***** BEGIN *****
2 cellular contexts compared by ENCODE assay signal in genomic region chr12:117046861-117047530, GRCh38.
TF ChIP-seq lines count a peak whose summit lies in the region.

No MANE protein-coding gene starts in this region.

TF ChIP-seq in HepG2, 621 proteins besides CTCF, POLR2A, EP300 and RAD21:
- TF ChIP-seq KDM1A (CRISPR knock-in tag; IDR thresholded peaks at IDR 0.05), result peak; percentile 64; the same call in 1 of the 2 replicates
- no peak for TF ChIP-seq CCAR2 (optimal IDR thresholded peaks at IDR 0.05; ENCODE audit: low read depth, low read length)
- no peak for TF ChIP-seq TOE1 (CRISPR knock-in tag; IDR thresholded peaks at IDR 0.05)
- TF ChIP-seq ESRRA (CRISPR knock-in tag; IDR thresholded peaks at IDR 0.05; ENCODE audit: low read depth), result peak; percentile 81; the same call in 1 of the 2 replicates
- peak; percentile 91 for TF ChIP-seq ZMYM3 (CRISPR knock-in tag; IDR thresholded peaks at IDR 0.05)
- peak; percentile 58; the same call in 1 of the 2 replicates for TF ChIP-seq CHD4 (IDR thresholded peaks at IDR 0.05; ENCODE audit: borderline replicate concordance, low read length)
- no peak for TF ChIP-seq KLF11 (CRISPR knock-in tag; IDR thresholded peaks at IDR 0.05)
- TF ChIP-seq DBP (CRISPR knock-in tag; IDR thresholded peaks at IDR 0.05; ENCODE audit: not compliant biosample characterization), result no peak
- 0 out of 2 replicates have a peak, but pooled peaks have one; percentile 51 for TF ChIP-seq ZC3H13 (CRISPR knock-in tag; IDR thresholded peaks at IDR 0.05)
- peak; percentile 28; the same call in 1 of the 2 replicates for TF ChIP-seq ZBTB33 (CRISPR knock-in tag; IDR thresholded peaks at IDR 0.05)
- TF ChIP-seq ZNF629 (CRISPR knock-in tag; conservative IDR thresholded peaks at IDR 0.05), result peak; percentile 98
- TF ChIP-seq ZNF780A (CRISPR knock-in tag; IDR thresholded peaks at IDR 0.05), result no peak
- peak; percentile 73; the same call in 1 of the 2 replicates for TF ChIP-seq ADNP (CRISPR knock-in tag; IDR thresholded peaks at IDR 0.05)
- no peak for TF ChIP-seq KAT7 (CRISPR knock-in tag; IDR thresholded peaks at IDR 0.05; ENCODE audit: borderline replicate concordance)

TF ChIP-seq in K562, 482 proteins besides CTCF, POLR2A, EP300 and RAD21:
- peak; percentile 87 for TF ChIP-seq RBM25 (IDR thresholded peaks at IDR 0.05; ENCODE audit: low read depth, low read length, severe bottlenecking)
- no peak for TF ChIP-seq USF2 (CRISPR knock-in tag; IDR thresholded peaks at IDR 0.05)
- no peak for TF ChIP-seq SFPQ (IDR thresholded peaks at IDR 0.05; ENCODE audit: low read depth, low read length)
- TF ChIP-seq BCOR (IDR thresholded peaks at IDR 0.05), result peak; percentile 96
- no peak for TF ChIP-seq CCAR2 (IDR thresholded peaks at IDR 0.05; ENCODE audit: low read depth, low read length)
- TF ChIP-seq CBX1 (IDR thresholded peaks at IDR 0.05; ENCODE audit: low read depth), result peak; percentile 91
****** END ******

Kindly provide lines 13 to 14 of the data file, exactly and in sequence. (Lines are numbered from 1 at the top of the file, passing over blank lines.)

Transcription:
- 0 out of 2 replicates have a peak, but pooled peaks have one; percentile 51 for TF ChIP-seq ZC3H13 (CRISPR knock-in tag; IDR thresholded peaks at IDR 0.05)
- peak; percentile 28; the same call in 1 of the 2 replicates for TF ChIP-seq ZBTB33 (CRISPR knock-in tag; IDR thresholded peaks at IDR 0.05)